Thursday, March 8, 2012

When Your Reader Says, "I Don't Believe it!"

Plausibility is a huge consideration in fiction. We're already asking people to read something we know and they know didn't actually happen, and since they're doing so willingly, they'll suspend disbelief to a point and even accept fantasy elements. Yet, if they just can't buy the premise, or the emotional reactions, or some of the plot events, they're often pulled out of the story to the point where they can't be recaptured. I think that's because, for those readers, the story is no longer fulfilling one of the great functions of fiction: To give shape and meaning to life and help tease out truth. Life can be random; fiction cannot, or it loses value. (Just as an aside, I think another great function of fiction is to nurture compassion and a sense of connection to others.)

There are times, though, that we use in our stories events that might make readers skeptical. Here are some ways I've found to make the implausible more plausible in fiction.
  • If your premise is too weird or far out to be believed, postpone it. Open the book with related tension --- but not the full low-down --- that keeps building while at the same time deeply investing us in the character(s). Work in any necessary knowledge or background (history or science, for example) that will be needed for the reader to buy the premise, as the tension- and character-building continue. When the far-out premise is finally revealed, readers will hopefully be so emotionally in tune with the characters (their fear will be the readers' fear, for example), and so prepared by the groundwork, that they will accept the big reveal. Examples: Unwind by Neal Shusterman; The Aviary by Kathleen O'Dell.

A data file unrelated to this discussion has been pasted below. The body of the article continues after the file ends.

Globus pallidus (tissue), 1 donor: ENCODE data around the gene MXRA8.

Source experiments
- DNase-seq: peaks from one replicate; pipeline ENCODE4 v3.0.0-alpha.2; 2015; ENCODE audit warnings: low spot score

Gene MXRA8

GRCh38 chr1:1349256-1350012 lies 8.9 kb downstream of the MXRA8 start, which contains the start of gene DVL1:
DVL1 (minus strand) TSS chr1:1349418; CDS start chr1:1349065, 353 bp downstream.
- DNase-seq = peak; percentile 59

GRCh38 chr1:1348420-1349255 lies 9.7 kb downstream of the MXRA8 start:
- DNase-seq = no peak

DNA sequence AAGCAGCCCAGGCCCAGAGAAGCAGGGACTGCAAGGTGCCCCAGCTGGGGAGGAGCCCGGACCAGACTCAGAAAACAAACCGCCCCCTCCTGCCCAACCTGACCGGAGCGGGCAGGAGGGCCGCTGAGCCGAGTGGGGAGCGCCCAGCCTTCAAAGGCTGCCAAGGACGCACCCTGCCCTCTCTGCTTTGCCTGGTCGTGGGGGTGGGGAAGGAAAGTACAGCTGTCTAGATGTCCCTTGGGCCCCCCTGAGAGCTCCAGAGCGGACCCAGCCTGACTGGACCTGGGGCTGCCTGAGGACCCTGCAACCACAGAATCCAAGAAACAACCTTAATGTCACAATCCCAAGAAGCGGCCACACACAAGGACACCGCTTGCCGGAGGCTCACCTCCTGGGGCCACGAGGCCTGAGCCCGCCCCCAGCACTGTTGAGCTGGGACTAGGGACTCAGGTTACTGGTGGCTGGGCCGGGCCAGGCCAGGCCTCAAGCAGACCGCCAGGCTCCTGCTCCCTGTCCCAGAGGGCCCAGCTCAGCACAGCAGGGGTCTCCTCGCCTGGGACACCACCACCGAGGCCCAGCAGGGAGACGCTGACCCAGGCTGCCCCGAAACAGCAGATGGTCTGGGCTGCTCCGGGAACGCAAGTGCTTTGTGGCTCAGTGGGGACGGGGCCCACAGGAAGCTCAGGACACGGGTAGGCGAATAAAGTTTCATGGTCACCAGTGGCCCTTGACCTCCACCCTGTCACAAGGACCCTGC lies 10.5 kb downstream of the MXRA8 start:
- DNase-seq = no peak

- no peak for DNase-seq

• An aspect of the above: Make a believer out of your MC. Then make readers believe in your MC. Or vice-versa. This will help readers believe what the MC believes.
  • At the same time, try making one character a disbeliever. Let that character voice all the objections to the implausible aspect that you'd expect readers to voice. Readers feel a lot better when they know you know something's fishy, and will often cut you some slack if a character is saying the things they wish they could say. Then let other characters either prove the disbeliever wrong, admit he might be right, or take his objections into account when planning the next action. I think it was children's author Sid Fleischman who said, "If you can't cut the implausible element, point to it."
  • To make a villain believably scary, make sure he holds a valid point. If he's right in some way, that's scary. Also identify something good about him. Does he love his mom? Make him human. Is he a gifted musician? Make him normal. Does he love ice cream and forget to empty his pockets before he washes his jeans? Reveal some background that creates sympathy for him. The abusive man in Kathi Appelt's The Underneath broke my heart because of how he'd been treated as a little boy.
  • If you're using an unlikely event in your story, list as many reason as you can why such a thing could not happen. Then look at each obstacle in turn, and work out at least one reason why this obstacle will not prevent the event.